Why is the US's Xinjiang bill a crushing blow for Sino-US ties?

Source: CGTN| Published: 2019-12-05

Editor's note: Luo Yanhua is a professor at the School of International Studies under Peking University in China. The article reflects the author's opinions, and not necessarily the views of CGTN.

The Congress of the United States adopted on December 3 the "Uygur Intervention and Global Humanitarian Unified Response Act of 2019" in a new severe blow to the already fragile relationship with China. The move came a few days after President Donald Trump signed the "Hong Kong Human Rights and Democracy Act of 2019."

US allegations about the human rights situation in China are nothing new, and the adoption of the new act related to the Xinjiang Uygur Autonomous Region will have a huge negative impact on bilateral ties.

When Trump was elected the US president in 2016, experts predicted Washington would dial back on its human rights accusations against China because Trump is a businessman who pays attention to actual benefits – the current trade war seems to validate that. The two fresh acts related to Hong Kong and Xinjiang have proven them wrong.

The Xinjiang-related bill exhibits obvious double standards. Terrorism is the common enemy of humanity and the target of joint efforts by the international community, especially after the September 11 attacks. Terrorist forces, by means of violence, sabotage and intimidation, pose a serious threat to world peace and security by ignoring human rights, killing innocent people, endangering public safety and creating fear and panic.

The spread of extremism is a hotbed for violence and terror, constituting a direct threat to human rights.

Xinjiang, under the combined influence of separatists, religious extremists and terrorists, is facing serious threats, which have been detrimental to the life and property of people of all local ethnic groups and have trampled on people's dignity.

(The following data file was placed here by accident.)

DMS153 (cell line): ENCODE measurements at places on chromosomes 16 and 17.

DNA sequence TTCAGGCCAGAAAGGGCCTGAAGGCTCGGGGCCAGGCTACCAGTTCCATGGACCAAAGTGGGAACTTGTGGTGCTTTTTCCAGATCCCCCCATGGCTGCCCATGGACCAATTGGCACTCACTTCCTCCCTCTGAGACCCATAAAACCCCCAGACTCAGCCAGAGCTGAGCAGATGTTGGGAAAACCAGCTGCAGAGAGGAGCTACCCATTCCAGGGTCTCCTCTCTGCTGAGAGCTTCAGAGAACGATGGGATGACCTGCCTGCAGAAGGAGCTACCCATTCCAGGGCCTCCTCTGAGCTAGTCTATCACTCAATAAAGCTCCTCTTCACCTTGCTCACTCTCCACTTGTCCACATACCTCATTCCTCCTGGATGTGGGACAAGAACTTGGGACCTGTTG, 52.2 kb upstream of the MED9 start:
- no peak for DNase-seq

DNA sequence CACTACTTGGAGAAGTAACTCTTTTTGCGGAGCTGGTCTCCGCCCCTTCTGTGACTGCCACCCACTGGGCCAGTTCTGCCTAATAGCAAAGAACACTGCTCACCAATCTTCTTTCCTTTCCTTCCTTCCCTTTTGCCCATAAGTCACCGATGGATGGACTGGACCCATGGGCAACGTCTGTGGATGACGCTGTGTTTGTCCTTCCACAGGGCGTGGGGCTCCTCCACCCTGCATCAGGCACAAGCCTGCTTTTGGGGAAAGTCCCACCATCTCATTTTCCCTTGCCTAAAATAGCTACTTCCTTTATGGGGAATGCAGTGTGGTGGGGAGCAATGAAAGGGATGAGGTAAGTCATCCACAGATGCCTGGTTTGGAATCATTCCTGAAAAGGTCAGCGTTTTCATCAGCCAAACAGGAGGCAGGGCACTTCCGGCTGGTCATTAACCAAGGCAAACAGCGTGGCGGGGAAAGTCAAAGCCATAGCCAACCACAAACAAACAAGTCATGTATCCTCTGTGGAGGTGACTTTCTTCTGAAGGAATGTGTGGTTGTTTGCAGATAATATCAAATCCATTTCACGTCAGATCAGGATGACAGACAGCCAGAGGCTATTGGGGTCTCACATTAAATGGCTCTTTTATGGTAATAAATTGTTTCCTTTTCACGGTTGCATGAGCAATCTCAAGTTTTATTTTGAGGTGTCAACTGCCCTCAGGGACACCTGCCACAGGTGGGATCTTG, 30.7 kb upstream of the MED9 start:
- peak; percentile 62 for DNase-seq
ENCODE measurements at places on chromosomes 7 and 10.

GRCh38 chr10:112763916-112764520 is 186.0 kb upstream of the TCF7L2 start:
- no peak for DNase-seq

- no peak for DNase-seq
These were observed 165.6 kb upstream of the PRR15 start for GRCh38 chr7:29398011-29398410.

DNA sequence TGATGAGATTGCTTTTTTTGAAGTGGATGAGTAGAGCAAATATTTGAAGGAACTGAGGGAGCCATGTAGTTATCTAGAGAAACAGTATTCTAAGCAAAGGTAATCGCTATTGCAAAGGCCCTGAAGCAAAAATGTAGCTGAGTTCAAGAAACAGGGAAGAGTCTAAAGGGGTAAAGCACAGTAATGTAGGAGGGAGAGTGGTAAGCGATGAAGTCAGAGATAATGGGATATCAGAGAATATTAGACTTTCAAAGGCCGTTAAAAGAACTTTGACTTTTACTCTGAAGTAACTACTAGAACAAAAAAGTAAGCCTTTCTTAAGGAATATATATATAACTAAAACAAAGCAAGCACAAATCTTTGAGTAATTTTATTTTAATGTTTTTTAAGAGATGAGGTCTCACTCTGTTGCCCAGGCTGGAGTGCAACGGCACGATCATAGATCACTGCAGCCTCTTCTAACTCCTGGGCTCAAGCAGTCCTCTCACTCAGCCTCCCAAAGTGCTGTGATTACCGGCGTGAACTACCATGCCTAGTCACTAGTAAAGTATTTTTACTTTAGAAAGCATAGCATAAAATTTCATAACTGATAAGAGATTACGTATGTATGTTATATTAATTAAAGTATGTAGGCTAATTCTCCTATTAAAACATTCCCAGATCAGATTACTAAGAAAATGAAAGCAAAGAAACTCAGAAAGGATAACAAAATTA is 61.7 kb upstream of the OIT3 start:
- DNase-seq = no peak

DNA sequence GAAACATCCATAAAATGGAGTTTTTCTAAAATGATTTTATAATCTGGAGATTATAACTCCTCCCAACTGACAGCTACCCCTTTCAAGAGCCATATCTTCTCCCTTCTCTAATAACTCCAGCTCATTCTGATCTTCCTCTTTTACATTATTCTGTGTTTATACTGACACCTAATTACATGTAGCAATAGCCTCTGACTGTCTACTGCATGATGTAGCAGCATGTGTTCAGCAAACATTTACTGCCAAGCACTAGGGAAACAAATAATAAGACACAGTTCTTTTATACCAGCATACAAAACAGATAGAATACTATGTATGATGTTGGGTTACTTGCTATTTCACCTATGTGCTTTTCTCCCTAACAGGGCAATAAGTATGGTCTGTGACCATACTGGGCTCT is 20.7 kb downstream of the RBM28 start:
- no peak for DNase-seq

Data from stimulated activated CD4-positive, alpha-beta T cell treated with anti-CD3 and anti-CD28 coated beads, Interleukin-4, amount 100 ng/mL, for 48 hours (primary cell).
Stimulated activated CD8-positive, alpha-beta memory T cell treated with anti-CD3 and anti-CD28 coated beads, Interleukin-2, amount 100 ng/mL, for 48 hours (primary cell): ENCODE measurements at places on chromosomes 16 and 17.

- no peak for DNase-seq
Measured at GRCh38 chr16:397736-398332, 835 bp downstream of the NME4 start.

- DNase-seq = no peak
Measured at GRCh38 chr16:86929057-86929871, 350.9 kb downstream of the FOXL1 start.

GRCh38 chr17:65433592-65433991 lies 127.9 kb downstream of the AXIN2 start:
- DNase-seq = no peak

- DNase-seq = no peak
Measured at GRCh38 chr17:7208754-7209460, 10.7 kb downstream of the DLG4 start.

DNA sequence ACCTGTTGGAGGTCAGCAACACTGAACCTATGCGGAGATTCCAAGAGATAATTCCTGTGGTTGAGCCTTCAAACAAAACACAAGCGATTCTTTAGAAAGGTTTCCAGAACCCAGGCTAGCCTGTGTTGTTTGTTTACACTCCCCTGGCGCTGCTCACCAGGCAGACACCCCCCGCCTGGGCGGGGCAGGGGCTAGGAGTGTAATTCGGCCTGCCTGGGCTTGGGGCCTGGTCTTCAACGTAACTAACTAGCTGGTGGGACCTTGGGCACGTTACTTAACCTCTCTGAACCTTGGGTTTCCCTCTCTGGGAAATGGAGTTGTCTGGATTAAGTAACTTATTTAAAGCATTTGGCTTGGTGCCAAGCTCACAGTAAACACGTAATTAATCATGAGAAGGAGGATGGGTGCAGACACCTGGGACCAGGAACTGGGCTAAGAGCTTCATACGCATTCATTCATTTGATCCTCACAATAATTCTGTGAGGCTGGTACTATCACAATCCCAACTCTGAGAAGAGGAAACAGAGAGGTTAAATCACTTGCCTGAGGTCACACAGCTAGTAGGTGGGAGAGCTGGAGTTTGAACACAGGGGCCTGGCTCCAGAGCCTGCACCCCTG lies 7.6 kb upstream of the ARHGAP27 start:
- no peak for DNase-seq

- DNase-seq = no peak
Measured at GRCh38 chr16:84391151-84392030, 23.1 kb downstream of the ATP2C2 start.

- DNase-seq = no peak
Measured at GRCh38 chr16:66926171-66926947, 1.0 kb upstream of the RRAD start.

Confronted with these real threats, Xinjiang has taken resolute action to fight against terrorism and extremism in accordance with the law, effectively curbing the frequent occurrences of terrorist activities and ensuring, to the maximum extent, the rights to life and development of people there.

Being the victim of terrorism, the United States has been a pioneer in anti-terrorism after the September 11 attacks in 2001, even launching wars in Afghanistan and Iraq. But when terrorism appeared in Xinjiang, the US changed its wording – those terrorists in Xinjiang became protesters, and anti-terrorist action by the Chinese government became violation of human rights. That clearly shows how the US uses its double standards.

Secondly, Xinjiang affairs, which are part of China's internal affairs, are beyond the jurisdiction of a US domestic law. It makes no sense for the US to wade into other countries' internal affairs from the dimension of international conventions.

But, the US has long considered itself the world's "guardian of human rights" believing that it stands on the high ground of international morality, is the world's model in protecting human rights, and has the responsibility to monitor and criticize the human rights situations elsewhere, and even sanction whom it considers a "violator."

This is unreasonable.

Thirdly, the consequences of implementing the Act will be very serious. For example, in the section 5 "Sense of Congress" of the Act, it suggested that "the Secretary of State should consider the applicability of existing authorities, including the Global Magnitsky Act (subtitle F of Public Law 114-328), to impose targeted sanctions on members of the Government of the People's Republic of China, the Chinese Communist Party, and state security apparatus."

The Global Magnitsky Act originated from the US-Russia relationship and put sanctions on individuals and entities violating human rights in Russia. Based on its practice in the US-Russia ties, we can see it has seriously deteriorated the relationship between the two countries.

Similarly, if the Global Magnitsky Act targets China, its impact on China-US relationship will also be completely negative. It is worrying that, even before the Act was adopted by Congress, the US Department of Commerce announced that 28 Chinese enterprises and institutions, including the public security bureau of Xinjiang and its subordinate institutions were included in the export control entities on October 8, 2019.

We all have seen that President Trump's signing of the Hong Kong Human Rights and Democracy Act of 2019 has become a heavy blow to China-US bilateral ties, with China announcing retaliatory measures. We sincerely hope President Trump will think it over before deciding to sign the Xinjiang bill, as it will be a crushing blow to the China-US relationship.